The weather was growing pretty warm,—very warm, in fact. So we left the valley and took quarters at the Schloss Hotel, on the hill, above the Castle.
As Twain describes it, the Schloss Hotel provided him with a fantastic view: (see view from Heidelberg castle)
"Now if one turns and looks up the gorge once more, he will see the Schloss Hotel on the right perched on a precipice overlooking the Neckar—a precipice which is so sumptuously cushioned and draped with foliage that no glimpse of the rock appears. The building seems very airily situated. ...
Out of a billowy upheaval of vivid green foliage, a rifle-shot removed, rises the huge ruin of Heidelberg Castle, with empty window arches, ivy-mailed battlements, moldering towers ... It is a fine sight to see the evening sunlight suddenly strike the leafy declivity at the Castle’s base and dash up it and drench it as with a luminous spray, while the adjacent groves are in deep shadow."
Journalists and historians have tried to guess why Mark Twain loved Heidelberg so much.
Was it because "Heidelberg" (short for "Heidelbeerenberg"), in fact, means "Huckelberry mountain" as we speculate in Why did Mark Twain like Heidelberg?
More likely, Twain fell in love with the beauty of town itself, and its picturesque riverside setting.
- Roman (m.) - novel
- Arbeitsurlaub (m.) - working holiday
- Heidelbeere (f.) - huckleberry
- Wetter (n.) - weather
- Aussicht (f.) - view
- Schloss (n.) - castle
- Klippe (f.) - precipice
- raten - to guess
The founding of the University of Heidelberg (1386) was prompted by a curious historical event. At the time of the Great Schism of 1378 (when two popes - one French and one Italian - were elected after the death of Pope Gregory XI), German secular and spiritual leaders supported the Italian one in Rome.
As a result, German students and teachers at the University of Paris had to leave. But, the Italian Pope, Urban VI, allowed the creation of a university in Heidelberg.
During the years 1804 to 1809, a number of writers who were part of the German Romantic movement, spent time in Heidelberg for teaching and research at the university. They included poets such as Clemens Brentano and Friedrich Hölderlin.
In the 1960s and 70s, Heidelberg University became one of the main centers of left-wing student protests.
Today, Heidelberg University is internationally renowned. Its building are grouped in two main locations. 1) In the Altstadt: the Old Town Campus (for humanities), some of whose buildings reach back to 1712, and the Bergheim Campus (for economics and social sciences). 2) In the district of Neuenheim across the river: The New Campus built during the 1960's (for the natural sciences and life science).
- Universität (f.) - university
- Gründung (f.) - founding
- Pabst (m.) - pope
- Romantik (f.) - Romantic movement in the arts and literature (late 18th-early 19th c.)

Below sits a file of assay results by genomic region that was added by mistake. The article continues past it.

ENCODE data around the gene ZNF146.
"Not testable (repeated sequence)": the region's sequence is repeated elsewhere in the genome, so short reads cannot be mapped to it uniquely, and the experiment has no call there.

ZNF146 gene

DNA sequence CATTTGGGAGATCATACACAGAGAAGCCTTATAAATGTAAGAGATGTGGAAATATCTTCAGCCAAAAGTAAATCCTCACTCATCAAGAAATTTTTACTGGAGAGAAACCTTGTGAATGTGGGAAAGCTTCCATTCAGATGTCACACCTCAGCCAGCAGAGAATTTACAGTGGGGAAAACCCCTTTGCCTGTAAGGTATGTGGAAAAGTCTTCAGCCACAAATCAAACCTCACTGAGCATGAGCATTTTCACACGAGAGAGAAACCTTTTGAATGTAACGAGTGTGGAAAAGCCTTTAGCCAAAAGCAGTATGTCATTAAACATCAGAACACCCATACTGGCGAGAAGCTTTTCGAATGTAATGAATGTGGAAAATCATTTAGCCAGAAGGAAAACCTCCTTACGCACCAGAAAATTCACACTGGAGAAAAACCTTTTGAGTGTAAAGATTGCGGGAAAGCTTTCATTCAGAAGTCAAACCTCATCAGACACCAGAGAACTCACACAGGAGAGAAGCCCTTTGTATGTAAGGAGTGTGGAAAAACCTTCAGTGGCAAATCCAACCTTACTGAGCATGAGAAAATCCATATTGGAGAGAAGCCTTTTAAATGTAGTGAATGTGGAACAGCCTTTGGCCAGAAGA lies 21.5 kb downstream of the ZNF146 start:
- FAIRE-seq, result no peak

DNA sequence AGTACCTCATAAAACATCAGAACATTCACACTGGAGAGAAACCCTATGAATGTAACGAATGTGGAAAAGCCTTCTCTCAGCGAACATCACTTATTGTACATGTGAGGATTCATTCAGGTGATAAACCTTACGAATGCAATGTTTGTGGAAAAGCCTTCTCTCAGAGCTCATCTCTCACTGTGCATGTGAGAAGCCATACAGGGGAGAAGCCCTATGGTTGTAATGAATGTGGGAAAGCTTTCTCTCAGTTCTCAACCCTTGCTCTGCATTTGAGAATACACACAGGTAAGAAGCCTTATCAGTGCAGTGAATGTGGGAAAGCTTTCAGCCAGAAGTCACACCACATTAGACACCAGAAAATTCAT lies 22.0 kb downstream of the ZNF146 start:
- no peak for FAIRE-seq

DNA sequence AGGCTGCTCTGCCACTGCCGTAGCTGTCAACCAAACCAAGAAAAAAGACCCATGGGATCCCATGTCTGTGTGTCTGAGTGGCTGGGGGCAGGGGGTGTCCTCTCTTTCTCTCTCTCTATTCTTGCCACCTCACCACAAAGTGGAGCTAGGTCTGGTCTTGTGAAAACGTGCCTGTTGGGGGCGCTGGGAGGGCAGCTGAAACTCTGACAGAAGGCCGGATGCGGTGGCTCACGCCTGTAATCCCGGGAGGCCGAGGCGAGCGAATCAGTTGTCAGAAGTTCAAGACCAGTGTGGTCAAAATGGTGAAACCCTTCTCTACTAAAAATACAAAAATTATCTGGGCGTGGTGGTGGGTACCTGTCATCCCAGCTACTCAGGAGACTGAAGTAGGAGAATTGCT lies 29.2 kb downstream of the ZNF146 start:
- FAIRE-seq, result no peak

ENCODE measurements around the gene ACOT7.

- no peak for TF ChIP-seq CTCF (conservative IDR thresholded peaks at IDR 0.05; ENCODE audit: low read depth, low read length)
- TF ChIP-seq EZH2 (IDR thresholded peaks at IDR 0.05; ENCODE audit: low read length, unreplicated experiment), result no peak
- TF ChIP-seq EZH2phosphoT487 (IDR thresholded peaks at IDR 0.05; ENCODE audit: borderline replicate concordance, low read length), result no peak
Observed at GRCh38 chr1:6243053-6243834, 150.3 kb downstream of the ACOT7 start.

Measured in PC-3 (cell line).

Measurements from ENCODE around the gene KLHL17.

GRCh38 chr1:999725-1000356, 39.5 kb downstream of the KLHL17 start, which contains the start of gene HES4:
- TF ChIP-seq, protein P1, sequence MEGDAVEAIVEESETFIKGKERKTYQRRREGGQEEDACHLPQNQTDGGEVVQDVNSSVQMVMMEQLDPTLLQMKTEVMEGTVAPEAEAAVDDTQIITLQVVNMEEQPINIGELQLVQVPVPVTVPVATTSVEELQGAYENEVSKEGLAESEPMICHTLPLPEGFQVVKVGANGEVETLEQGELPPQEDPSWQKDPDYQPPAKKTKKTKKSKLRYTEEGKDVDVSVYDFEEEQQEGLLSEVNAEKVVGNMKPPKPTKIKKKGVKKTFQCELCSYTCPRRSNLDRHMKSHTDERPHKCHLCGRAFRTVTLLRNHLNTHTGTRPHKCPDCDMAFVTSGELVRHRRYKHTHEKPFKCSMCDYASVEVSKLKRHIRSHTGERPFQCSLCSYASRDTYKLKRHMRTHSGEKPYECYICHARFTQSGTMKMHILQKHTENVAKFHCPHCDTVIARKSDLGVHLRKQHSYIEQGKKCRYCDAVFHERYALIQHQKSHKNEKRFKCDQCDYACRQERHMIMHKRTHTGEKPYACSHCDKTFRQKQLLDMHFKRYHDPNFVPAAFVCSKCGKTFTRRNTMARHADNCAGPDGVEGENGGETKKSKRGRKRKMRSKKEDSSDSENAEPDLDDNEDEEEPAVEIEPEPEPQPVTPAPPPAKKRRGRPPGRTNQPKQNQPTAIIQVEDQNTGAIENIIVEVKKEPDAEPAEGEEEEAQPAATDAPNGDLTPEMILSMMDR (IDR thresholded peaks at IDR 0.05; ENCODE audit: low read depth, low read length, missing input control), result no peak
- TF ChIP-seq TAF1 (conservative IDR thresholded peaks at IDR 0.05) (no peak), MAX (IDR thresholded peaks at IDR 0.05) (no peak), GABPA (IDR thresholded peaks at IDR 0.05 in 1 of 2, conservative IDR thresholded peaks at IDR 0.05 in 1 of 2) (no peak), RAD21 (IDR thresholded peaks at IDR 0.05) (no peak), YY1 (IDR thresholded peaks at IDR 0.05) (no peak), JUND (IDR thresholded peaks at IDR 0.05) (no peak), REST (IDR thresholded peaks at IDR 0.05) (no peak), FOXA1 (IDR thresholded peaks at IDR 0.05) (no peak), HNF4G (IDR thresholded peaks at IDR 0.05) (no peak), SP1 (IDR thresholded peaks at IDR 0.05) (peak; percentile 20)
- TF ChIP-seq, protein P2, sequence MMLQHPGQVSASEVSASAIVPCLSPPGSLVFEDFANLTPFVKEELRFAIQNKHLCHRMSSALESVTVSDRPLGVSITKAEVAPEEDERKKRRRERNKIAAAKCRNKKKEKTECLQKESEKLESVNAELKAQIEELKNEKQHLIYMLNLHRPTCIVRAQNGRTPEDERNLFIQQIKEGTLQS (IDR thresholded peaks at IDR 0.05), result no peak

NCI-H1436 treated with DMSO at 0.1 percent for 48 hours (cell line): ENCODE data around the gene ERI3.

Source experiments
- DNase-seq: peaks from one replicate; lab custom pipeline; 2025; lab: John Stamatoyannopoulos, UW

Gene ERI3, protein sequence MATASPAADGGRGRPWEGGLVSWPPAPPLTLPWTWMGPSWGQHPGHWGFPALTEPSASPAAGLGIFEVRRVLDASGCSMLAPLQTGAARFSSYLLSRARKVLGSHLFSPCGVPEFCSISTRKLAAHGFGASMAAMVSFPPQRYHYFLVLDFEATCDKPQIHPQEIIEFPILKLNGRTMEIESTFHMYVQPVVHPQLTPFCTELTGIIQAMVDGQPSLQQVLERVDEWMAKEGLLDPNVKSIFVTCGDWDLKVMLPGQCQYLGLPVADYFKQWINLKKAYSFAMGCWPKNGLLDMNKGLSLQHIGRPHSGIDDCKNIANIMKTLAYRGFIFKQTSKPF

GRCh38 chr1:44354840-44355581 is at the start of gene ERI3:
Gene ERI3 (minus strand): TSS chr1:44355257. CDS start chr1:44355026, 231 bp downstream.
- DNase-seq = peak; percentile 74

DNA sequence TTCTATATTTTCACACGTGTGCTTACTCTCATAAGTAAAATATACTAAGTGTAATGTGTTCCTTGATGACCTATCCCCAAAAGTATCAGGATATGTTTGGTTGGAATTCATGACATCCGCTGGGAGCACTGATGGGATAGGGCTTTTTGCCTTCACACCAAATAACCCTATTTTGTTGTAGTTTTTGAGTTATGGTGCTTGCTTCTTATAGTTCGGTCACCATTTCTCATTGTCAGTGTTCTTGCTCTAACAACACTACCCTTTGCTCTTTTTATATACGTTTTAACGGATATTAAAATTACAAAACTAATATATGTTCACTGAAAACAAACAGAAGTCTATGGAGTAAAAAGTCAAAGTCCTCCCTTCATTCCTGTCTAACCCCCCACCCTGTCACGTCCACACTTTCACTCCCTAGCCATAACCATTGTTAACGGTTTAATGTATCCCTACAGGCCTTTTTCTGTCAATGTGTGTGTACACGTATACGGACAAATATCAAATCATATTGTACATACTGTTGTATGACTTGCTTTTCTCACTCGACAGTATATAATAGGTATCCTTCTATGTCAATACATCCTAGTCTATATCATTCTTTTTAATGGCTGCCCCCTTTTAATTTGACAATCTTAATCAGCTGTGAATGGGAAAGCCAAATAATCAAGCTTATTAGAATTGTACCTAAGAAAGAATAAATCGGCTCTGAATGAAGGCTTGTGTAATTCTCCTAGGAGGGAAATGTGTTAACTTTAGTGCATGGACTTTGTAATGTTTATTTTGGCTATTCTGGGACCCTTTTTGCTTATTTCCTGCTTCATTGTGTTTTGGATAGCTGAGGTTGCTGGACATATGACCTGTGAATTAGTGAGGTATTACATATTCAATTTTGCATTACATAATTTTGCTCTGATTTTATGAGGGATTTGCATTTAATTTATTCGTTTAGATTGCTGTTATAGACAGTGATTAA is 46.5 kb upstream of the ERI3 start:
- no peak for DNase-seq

- Dichter (m.) - poet, writer
- Dichterin (f.) - poet, writer
- Linker Studentenprotest (m.) - left-wing student protest
- Ort (m.) - location, site, place
- Unigelände (n.) / Campus (m.) - campus
A Renaissance ruin and well-known landmark, Heidelberg Castle is nestled on the slope of the Königstuhl hill, 300 feet above the city of Heidelberg.
To go up to the castle from near the center of town, you can take a funicular to the Molkenkur station, and from there change to another funicular up to the castle. In all, it's about a 15-minute ride, and the view from the top is fantastic.
First built in 1890, the two Heidelberg mountain railways (Bergbahnen) underwent various building phases, renovations, and additions to meet current safety standards.
- Ruine (f.) - ruin
- Abhang (m.) - hillside
- Wahrzeichen (n.) - landmark
- Standseilbahn (f.) - funicular (cable car on a slope)
Further sights may interest you:
Other Places to visit in Heidelberg
Studentenkarzer: The Student Prison (part of the old university), which was used from 1778 to 1914.
Philosophenweg: The Philosopher's Walk is a pathway that the university's philosophers frequented. It runs along the side of Heiligenberg and provides spectacular views of the castle and the city.
Alte Brücke: The Karl Theodor Bridge goes over the Neckar river joining the two historic parts of Heidelberg.
Königstuhl: Instead of taking the funicular up to the summit, you can also make the Königstuhl (King's Chair) a destination for hiking.
For anyone interested in poetry, click on Poems about Heidelberg (Heidelberg in der Dichtung)
Michael's Next Stop
From Heidelberg, Michael takes the Intercity to Munich. There he stays at a hotel, visits the Hofbräuhaus (see picture ), and spends the evening with friends in Schwabing, a lively student quarter.
We'll soon tell you more about Munich in our future post "German Travel Memories - Michael in Munich"
Bio: Ulrike Rettig is the co-founder of GamesforLanguage.com. She is a lifelong language learner, growing up in Austria, the Netherlands, and Canada. You can follow her on Facebook, Twitter and Instagram, and leave any comments with contact.